Sara Routhier, Managing Editor and Outreach Director, has professional experience as an educator, SEO specialist, and content marketer. She has over five years of experience in the insurance industry. As a researcher, data nerd, writer, and editor she strives to curate educational, enlightening articles that provide you with the must-know facts and best-kept secrets within the overwhelming world o...

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Joel Ohman is the CEO of a private equity-backed digital media company. He is a CERTIFIED FINANCIAL PLANNER™, author, angel investor, and serial entrepreneur who loves creating new things, whether books or businesses. He has also previously served as the founder and resident CFP® of a national insurance agency, Real Time Health Quotes. He also has an MBA from the University of South Florida. ...

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Reviewed by Joel Ohman
Founder, CFP®

UPDATED: Nov 6, 2012

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Over 100 business owners gathered in Brooklyn, N.Y. to express their anger at New York City officials. The owners were angered by city officials offering business loans to them in the wake of their completely destroyed inventories and facilities in the wake of Super-storm Sandy.

The Small Business Administration offers low-interest disaster business loans, which carry a maximum interest rate of 4 percent. On top of that, New York City offers bridge loans of up to $10,000. While these offerings are surely well-intentioned, they have only served to anger business owners.

“Most of us are deeply overextended as it is. We’re all shut down. We have staff we can’t pay. We really need some support that’s not about loans,” said local restaurant co-owner Monica Byrne, according to CNN.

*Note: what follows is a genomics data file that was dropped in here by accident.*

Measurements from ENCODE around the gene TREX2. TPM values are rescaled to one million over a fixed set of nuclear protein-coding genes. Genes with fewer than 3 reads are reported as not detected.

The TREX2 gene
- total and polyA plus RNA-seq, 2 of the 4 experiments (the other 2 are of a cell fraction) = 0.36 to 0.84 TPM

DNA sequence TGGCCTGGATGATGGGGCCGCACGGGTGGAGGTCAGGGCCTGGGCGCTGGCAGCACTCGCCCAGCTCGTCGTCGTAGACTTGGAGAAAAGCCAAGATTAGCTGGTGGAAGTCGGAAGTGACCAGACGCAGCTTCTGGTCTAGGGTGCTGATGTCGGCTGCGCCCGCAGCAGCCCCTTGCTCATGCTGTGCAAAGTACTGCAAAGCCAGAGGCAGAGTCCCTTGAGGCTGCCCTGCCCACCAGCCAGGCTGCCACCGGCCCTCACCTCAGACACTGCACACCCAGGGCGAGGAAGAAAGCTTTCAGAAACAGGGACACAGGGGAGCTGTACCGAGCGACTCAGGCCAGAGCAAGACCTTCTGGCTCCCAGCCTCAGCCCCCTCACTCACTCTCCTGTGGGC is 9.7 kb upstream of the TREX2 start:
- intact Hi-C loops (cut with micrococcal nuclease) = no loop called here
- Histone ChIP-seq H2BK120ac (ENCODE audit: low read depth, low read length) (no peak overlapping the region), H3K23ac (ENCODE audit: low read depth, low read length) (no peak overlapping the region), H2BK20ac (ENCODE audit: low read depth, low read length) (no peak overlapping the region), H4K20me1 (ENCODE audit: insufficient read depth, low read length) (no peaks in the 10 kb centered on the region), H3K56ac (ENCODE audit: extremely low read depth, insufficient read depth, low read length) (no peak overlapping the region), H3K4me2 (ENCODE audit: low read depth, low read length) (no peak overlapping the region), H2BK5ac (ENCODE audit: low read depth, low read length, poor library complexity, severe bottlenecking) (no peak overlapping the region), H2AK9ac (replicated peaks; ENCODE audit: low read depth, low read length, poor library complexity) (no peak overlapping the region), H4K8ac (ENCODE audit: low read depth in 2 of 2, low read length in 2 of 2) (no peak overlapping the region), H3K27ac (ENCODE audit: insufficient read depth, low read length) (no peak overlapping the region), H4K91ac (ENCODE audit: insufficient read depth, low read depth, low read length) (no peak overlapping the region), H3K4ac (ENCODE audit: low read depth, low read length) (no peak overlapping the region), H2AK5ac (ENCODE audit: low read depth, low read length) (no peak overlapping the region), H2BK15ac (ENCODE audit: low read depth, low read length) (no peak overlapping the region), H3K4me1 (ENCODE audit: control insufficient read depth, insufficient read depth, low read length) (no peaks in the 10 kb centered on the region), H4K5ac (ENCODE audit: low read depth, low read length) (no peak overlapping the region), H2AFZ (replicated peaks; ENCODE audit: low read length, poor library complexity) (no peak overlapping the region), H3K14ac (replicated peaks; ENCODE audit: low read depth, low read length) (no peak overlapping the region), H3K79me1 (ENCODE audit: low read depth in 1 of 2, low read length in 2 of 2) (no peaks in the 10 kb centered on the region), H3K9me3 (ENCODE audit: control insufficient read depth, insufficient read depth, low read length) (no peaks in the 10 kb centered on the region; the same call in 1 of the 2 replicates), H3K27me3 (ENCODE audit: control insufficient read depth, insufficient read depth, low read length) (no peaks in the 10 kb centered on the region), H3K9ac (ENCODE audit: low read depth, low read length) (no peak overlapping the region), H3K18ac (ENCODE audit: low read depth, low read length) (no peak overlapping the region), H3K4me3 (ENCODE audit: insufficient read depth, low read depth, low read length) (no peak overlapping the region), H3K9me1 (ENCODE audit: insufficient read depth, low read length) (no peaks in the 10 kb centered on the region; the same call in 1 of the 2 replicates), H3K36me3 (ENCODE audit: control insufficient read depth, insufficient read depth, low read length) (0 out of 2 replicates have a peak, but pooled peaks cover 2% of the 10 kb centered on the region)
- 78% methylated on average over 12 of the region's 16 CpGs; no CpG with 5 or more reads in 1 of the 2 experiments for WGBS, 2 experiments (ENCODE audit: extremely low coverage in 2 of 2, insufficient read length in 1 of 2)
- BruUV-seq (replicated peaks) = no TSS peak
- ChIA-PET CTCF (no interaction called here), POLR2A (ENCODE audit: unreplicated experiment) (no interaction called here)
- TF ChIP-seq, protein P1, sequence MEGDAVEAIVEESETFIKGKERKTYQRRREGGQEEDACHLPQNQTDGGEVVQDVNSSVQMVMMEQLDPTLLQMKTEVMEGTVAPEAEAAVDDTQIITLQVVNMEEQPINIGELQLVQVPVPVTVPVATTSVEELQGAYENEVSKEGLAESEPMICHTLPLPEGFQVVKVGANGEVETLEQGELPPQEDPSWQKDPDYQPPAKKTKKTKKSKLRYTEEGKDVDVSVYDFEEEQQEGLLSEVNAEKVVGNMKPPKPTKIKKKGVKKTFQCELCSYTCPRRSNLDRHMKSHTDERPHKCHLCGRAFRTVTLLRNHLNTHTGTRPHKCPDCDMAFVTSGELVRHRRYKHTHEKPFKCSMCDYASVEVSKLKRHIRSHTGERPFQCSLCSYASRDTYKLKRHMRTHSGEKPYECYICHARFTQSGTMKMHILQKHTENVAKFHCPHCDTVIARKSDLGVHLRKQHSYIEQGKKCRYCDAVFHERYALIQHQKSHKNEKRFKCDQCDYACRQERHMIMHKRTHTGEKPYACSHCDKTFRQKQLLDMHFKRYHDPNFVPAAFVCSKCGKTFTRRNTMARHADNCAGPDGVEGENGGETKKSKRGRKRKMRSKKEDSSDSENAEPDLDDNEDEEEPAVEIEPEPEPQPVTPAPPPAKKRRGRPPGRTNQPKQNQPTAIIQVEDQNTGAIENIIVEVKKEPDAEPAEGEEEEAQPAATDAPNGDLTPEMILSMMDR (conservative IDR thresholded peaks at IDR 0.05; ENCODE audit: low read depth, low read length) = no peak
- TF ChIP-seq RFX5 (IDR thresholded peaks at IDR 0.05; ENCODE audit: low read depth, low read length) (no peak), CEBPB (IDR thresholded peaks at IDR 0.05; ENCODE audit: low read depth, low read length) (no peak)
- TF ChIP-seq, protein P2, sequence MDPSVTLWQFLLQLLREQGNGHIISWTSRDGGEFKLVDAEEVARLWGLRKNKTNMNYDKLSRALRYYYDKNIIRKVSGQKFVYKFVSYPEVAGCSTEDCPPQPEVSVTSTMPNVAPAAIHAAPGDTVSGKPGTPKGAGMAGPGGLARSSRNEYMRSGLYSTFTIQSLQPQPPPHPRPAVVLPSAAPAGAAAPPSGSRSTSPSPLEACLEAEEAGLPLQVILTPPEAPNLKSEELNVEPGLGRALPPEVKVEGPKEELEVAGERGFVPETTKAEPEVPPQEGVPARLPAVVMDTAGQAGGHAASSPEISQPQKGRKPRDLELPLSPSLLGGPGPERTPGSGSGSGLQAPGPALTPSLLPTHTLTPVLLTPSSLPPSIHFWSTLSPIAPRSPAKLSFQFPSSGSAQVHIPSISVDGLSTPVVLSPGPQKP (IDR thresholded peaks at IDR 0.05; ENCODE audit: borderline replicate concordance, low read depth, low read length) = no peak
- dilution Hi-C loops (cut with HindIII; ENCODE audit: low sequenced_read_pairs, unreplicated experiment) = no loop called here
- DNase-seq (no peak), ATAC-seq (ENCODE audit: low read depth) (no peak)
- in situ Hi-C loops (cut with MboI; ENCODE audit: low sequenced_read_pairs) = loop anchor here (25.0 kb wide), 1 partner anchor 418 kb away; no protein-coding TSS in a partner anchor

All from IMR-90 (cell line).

While business loans offer a cash infusion to struggling businesses, they do have the unfortunate attribute of requiring repayment. Taking on debt that must be repaid when their businesses may still be literally underwater is a prospect many business owners simply reject.

“Money. We need money,” said Mike Ikhmies, a printing firm owner.

Shockingly, these business owners did not have the insurance that would make borrowing money unnecessary.

“No one in this room has flood insurance,” said Jackie Summers, a local business owner.

Those that tried to get flood insurance found that their location near the waterfront was a costly hindrance.

“They only went up to half a million. The equipment cost $4 million, $5 million. What good would half a million do if things got damaged?” asked Ikhmies.

Sandy’s economic damage is estimated to be $50 billion. According to CNN, risk analysis company Eqecat estimates that only $10 to $20 billion will be covered by insurance policies. The remaining potential $30 billion is likely to result in the closure of many businesses—with or without the availability of business loans.

“I want to be positive about this, but the whole thing is tragic,” said Summers.